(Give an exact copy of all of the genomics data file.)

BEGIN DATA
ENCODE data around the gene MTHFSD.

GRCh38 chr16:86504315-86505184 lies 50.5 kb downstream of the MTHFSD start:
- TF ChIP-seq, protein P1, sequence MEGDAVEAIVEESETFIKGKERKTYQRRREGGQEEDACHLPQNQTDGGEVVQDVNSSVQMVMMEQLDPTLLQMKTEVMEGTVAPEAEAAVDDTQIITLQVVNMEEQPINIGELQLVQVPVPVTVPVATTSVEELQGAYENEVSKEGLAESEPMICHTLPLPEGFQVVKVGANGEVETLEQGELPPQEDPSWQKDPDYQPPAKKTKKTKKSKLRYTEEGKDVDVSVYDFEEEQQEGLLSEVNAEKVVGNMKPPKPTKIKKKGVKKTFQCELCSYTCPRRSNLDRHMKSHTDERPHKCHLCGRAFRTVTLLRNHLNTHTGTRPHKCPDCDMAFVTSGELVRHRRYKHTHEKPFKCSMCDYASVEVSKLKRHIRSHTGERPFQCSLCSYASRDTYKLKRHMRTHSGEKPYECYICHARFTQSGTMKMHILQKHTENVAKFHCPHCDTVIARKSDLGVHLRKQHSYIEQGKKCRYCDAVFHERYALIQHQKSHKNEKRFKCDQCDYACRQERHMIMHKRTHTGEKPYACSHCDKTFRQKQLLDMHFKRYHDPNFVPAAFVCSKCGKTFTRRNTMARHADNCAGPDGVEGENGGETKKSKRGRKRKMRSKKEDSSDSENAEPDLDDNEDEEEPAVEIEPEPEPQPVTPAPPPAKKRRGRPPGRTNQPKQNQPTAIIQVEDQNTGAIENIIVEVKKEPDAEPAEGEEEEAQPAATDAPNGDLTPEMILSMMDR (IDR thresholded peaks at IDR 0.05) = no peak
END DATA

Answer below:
ENCODE data around the gene MTHFSD.

GRCh38 chr16:86504315-86505184 lies 50.5 kb downstream of the MTHFSD start:
- TF ChIP-seq, protein P1, sequence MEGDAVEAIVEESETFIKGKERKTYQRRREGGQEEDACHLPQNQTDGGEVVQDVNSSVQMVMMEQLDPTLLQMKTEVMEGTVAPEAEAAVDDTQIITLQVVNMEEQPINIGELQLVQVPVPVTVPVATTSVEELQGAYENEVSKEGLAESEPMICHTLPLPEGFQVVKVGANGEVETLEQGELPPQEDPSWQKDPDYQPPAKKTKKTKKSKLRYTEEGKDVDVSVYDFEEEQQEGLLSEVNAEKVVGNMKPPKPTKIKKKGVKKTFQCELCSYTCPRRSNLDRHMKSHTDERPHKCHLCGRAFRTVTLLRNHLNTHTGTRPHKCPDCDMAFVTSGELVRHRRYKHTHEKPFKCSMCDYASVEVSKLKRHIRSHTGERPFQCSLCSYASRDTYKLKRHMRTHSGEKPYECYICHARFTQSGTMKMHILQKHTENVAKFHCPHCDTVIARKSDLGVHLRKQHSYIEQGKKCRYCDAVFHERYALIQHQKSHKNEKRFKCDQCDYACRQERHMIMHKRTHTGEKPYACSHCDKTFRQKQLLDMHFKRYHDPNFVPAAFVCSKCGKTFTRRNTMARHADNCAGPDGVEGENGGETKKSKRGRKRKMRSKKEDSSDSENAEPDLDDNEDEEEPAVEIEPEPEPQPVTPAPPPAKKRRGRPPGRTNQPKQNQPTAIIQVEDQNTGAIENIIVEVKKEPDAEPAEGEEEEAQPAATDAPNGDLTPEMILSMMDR (IDR thresholded peaks at IDR 0.05) = no peak